Second, the person may have made interpretations of what happened that do not correspond to reality, and therefore relate facts that did not really happen, or at least not in the way they relate them, of so that his testimony would have no credibility.

      To finish, the situation in which the topic was suggested can be given, Especially if their cognitive abilities are not fully developed, either because of age or because of a disability. In these cases, these people would be developing a more or less improbable account of events that did not actually happen.

      Specifically, children and people with intellectual disabilities are two of the groups on which the evaluation and analysis of testimonies are the most studied, because they have much more limited tools to expose their history and also, as we l ‘already mentioned, are particularly sensitive to suggestibility. This is particularly relevant in cases of sexual abuse, as every word must be measured with absolute rigor during the interview to obtain a quality testimony that allows us to draw well-founded conclusions. Later we will see the technique used for this.

      Witness assessment tools

      We have already seen the relevance of the study of the witness and the need to do so rigorously and reliably, because what is often at stake is a sentence with crucial legal implications. Therefore, it is necessary to have tools available to ensure that the process is as objective and standardized as possible.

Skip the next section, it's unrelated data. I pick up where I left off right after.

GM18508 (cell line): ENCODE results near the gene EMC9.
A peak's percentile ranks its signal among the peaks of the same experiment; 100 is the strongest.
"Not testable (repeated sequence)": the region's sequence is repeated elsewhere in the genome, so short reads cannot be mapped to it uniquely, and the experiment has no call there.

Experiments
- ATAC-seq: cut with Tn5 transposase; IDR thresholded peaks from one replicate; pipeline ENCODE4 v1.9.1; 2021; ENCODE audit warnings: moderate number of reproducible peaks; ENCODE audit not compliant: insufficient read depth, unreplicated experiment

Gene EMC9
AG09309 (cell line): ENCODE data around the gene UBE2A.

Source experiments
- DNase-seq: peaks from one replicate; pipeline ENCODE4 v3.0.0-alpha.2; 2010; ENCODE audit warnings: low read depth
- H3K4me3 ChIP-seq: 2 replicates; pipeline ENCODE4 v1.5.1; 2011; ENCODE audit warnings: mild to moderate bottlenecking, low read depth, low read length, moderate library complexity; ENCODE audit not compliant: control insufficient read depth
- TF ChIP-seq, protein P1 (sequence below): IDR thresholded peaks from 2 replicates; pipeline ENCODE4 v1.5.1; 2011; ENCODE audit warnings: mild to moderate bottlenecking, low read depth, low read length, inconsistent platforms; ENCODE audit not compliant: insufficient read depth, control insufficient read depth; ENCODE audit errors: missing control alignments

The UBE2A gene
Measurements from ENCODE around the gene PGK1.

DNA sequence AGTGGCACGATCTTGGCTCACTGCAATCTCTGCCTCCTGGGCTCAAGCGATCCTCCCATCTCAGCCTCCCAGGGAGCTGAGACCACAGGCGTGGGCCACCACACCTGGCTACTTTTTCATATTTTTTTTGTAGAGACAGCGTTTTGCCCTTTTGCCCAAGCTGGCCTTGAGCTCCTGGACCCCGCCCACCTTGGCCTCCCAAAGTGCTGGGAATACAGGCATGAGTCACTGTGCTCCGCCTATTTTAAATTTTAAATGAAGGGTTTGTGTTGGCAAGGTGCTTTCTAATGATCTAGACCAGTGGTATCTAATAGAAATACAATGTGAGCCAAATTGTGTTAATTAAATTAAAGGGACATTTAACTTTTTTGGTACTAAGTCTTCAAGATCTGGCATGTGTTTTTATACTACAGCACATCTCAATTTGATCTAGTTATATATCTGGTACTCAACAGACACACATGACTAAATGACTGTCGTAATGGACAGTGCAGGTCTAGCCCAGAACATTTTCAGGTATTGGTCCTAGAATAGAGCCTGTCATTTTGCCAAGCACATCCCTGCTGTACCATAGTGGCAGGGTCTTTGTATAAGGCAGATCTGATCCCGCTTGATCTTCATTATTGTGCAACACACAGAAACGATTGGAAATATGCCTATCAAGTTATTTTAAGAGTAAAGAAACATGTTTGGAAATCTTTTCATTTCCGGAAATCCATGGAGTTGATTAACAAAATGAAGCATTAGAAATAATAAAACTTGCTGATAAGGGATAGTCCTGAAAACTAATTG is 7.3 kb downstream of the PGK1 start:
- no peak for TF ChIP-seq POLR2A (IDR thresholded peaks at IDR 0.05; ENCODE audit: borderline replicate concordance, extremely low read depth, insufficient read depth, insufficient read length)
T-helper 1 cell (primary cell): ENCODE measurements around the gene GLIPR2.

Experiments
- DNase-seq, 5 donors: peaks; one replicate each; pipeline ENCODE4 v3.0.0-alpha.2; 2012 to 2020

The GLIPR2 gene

Below we will compare different techniques and tools that can be used and even combine them, if necessary, to achieve the best possible result and thus offer the judge the most reliable information so that he can rule one way or another. ., Have all the data. on the table.

      1. Psychophysiological techniques

      On the one hand, there are the techniques of psychophysiological measurements, the famous polygraph. There is a great popular legend around this technique, to such an extent it is commonly called the “lie detector”, but you have to be very careful in its use. The principle on which it is based is that a person, by lying, tends to show a series of physiological signals which, although imperceptible to the eye, can be measured and verified with the appropriate instrumentation.

      In this way, the polygraph would detect changes in a person’s heart rate, sweating, breathing, or blood pressure while exhibiting their testimony, so that the researcher could check these physiological patterns and estimate how well they might. be consistent with a true or false statement.

      This instrument has many limitationsIt has therefore received a lot of criticism from the scientific community. Physiological response patterns can vary widely between people, and we can get false negatives, so that the individual is able to control their bodily responses while exposing a lie, but also false positives, by other subjects. who, while telling the truth, are too nervous to feel intimidated about being evaluated with this artifact.

      2. Behavioral indicators

      On another side, it is as important to pay attention to what a person says as it is to how they say it, And can behavioral indicators be essential in estimating the quality and veracity of a witness. This includes both verbal and non-verbal language.